Drivers even get involved in analyzing the data. The drivers can see where they are slower compared to the rest of the field and adjust. Often, when you see the cars in the garage and a driver staring at a screen, they’re looking at the telemetry around the track and deciding where to try to improve. Drivers can then ask the engineers what was happening with the car at that point to better understand what could be done to improve the setup. Of course, data won’t replace the driver's instinct and feel for the car, but the data can give the driver confidence in their instincts.


As you can see, capturing data and rapidly analyzing it during the race is important to the team’s success, and that’s why F1 teams spend so much time analyzing data during the race. Of course, the analysis doesn’t just stop at the track. Data is sent back to the team's headquarters, where data from each race is analyzed to improve the performance of the car during the season and to prepare the car for next season.


The Azerbaijan Grand Prix is a great track to help teams understand the limits of the cars, so data from this track is crucial to win.

Azerbaijan Grand Prix

Baku City Circuit


What a follow-up race to Monaco! The Baku City Circuit is another city circuit on the F1 calendar that poses a lot of challenges for the teams: from high-speed straights to windy corners that would scare a normal person. This circuit's first race was in 2016, on the old streets of Baku, where the racers whipped past the medieval walls of the city.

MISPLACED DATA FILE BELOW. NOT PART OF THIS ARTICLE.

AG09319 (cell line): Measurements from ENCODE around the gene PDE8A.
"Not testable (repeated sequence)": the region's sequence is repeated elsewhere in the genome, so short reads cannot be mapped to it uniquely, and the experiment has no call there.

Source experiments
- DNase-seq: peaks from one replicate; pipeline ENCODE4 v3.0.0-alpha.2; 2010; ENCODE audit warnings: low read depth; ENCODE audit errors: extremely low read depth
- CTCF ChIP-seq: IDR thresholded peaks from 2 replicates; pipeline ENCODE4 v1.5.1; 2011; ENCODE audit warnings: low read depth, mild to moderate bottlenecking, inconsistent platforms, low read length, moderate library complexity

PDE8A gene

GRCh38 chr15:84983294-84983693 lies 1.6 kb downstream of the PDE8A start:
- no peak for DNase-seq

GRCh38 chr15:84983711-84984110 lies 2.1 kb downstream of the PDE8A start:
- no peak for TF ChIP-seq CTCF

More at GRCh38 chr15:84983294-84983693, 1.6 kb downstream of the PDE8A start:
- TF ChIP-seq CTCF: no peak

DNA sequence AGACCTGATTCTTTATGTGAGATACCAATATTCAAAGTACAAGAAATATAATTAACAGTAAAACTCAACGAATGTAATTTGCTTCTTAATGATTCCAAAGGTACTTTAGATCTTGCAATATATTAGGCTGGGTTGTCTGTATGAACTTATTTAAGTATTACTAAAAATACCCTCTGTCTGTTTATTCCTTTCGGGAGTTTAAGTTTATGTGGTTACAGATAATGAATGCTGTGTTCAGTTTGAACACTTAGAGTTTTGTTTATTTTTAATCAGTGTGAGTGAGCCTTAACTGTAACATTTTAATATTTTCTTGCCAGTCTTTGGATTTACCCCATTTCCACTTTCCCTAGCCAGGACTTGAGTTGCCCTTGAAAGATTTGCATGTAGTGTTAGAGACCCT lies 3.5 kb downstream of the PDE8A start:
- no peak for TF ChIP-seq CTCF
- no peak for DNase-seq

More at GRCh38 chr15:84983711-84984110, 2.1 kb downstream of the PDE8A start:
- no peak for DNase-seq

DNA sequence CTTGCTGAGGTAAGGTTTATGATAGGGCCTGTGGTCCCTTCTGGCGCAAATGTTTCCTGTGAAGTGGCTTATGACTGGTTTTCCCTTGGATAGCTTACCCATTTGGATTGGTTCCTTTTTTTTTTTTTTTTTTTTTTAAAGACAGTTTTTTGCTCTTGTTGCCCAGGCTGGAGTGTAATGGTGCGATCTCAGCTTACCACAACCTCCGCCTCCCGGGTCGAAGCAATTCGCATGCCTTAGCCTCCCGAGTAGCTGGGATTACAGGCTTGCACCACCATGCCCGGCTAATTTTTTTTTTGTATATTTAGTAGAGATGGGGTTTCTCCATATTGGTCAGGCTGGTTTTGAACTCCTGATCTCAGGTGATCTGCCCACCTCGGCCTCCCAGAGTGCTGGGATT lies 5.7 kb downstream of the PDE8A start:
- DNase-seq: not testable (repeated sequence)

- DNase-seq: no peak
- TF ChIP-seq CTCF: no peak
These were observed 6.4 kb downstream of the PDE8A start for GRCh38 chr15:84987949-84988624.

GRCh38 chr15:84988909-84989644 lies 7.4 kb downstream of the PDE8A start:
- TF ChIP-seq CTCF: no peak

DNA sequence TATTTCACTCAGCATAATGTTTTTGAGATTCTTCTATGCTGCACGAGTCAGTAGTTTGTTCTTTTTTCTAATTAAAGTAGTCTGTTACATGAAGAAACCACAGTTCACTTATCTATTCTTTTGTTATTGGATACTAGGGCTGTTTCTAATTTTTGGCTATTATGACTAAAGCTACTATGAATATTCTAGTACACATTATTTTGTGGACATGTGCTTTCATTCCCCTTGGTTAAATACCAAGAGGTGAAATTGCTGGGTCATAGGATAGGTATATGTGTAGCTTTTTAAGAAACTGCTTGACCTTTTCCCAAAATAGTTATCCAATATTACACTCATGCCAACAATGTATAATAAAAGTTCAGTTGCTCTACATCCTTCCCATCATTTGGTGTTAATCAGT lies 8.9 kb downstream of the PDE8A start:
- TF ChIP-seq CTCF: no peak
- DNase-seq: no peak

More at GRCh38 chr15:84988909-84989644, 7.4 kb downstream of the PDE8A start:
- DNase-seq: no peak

In my opinion, one of the trickiest sections in F1 is on this track: turns 8-12. Before coming to turn 8, the car looks to be driving straight at a wall and then immediately makes a blind hard left into turn 8, and back and forth through turns 10, 11 and 12. This section will test drivers’ abilities. Confidence is also key in this section, especially in qualifying.


Free Practice Recap

How to read: session#, best lap time, (time behind first place time) number of laps in session, best place finish in session.


Lando Norris #4

FP1 1:43.996

FP2 1:43.018

FP3 1:43.011


Daniel Ricciardo #3

FP1 1:43.732

FP2 1:43.298

FP3 1:43.557


Qualifying Recap

How to Read: session#, fastest lap time, (tyre compound) best place finish in session.


Lando Norris #4

Q1 1:42.167

Q2 1:41.813 

Q3 1:41.747


Daniel Ricciardo #3

Q1 1:42.304

Q2 1:42.558


Race Recap


The big question of the race was how teams were going to use pit and tire strategies. Many teams were uncertain as to how the soft or hard compound tires were going to manage. We found out very early with a few teams pitting only after a few laps. This included Lando Norris from McLaren. This manoeuvre is what they call in motorsports as an undercut strategy. This strategy is to come in before your competitor to attempt to gain an advantage based on what the team is seeing from the other competitors. This turned out to be the right strategy for Lando later in the race, so it was a good call for McLaren.